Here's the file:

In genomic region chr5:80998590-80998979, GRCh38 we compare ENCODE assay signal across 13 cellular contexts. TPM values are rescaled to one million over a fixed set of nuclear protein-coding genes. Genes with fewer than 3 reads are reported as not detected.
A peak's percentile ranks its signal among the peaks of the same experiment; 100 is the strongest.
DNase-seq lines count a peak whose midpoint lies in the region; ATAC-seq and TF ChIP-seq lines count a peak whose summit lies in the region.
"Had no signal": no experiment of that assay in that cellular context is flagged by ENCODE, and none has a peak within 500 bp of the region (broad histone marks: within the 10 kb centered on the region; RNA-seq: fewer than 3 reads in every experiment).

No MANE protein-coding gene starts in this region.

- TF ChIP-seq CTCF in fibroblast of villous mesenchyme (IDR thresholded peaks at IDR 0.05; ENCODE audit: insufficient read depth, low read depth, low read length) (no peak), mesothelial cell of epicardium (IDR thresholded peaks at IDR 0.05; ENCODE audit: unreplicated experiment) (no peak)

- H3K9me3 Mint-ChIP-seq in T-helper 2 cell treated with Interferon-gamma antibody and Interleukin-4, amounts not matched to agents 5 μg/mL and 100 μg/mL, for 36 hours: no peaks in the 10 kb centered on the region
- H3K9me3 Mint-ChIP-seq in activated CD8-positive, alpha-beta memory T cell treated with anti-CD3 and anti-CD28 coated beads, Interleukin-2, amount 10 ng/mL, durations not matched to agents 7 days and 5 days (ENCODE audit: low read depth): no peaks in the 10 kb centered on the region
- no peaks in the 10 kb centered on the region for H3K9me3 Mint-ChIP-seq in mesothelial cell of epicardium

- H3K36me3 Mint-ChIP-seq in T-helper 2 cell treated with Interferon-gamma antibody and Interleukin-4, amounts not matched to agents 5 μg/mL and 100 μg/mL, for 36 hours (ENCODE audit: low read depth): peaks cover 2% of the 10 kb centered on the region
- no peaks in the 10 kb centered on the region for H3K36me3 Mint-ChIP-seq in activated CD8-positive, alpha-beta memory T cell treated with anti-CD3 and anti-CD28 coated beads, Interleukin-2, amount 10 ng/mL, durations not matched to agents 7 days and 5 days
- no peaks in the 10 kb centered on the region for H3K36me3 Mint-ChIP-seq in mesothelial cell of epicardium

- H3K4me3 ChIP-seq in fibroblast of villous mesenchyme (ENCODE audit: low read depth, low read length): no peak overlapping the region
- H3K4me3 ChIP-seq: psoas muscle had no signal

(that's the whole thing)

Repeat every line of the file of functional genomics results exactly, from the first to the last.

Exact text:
In genomic region chr5:80998590-80998979, GRCh38 we compare ENCODE assay signal across 13 cellular contexts. TPM values are rescaled to one million over a fixed set of nuclear protein-coding genes. Genes with fewer than 3 reads are reported as not detected.
A peak's percentile ranks its signal among the peaks of the same experiment; 100 is the strongest.
DNase-seq lines count a peak whose midpoint lies in the region; ATAC-seq and TF ChIP-seq lines count a peak whose summit lies in the region.
"Had no signal": no experiment of that assay in that cellular context is flagged by ENCODE, and none has a peak within 500 bp of the region (broad histone marks: within the 10 kb centered on the region; RNA-seq: fewer than 3 reads in every experiment).

No MANE protein-coding gene starts in this region.

- TF ChIP-seq CTCF in fibroblast of villous mesenchyme (IDR thresholded peaks at IDR 0.05; ENCODE audit: insufficient read depth, low read depth, low read length) (no peak), mesothelial cell of epicardium (IDR thresholded peaks at IDR 0.05; ENCODE audit: unreplicated experiment) (no peak)

- H3K9me3 Mint-ChIP-seq in T-helper 2 cell treated with Interferon-gamma antibody and Interleukin-4, amounts not matched to agents 5 μg/mL and 100 μg/mL, for 36 hours: no peaks in the 10 kb centered on the region
- H3K9me3 Mint-ChIP-seq in activated CD8-positive, alpha-beta memory T cell treated with anti-CD3 and anti-CD28 coated beads, Interleukin-2, amount 10 ng/mL, durations not matched to agents 7 days and 5 days (ENCODE audit: low read depth): no peaks in the 10 kb centered on the region
- no peaks in the 10 kb centered on the region for H3K9me3 Mint-ChIP-seq in mesothelial cell of epicardium

- H3K36me3 Mint-ChIP-seq in T-helper 2 cell treated with Interferon-gamma antibody and Interleukin-4, amounts not matched to agents 5 μg/mL and 100 μg/mL, for 36 hours (ENCODE audit: low read depth): peaks cover 2% of the 10 kb centered on the region
- no peaks in the 10 kb centered on the region for H3K36me3 Mint-ChIP-seq in activated CD8-positive, alpha-beta memory T cell treated with anti-CD3 and anti-CD28 coated beads, Interleukin-2, amount 10 ng/mL, durations not matched to agents 7 days and 5 days
- no peaks in the 10 kb centered on the region for H3K36me3 Mint-ChIP-seq in mesothelial cell of epicardium

- H3K4me3 ChIP-seq in fibroblast of villous mesenchyme (ENCODE audit: low read depth, low read length): no peak overlapping the region
- H3K4me3 ChIP-seq: psoas muscle had no signal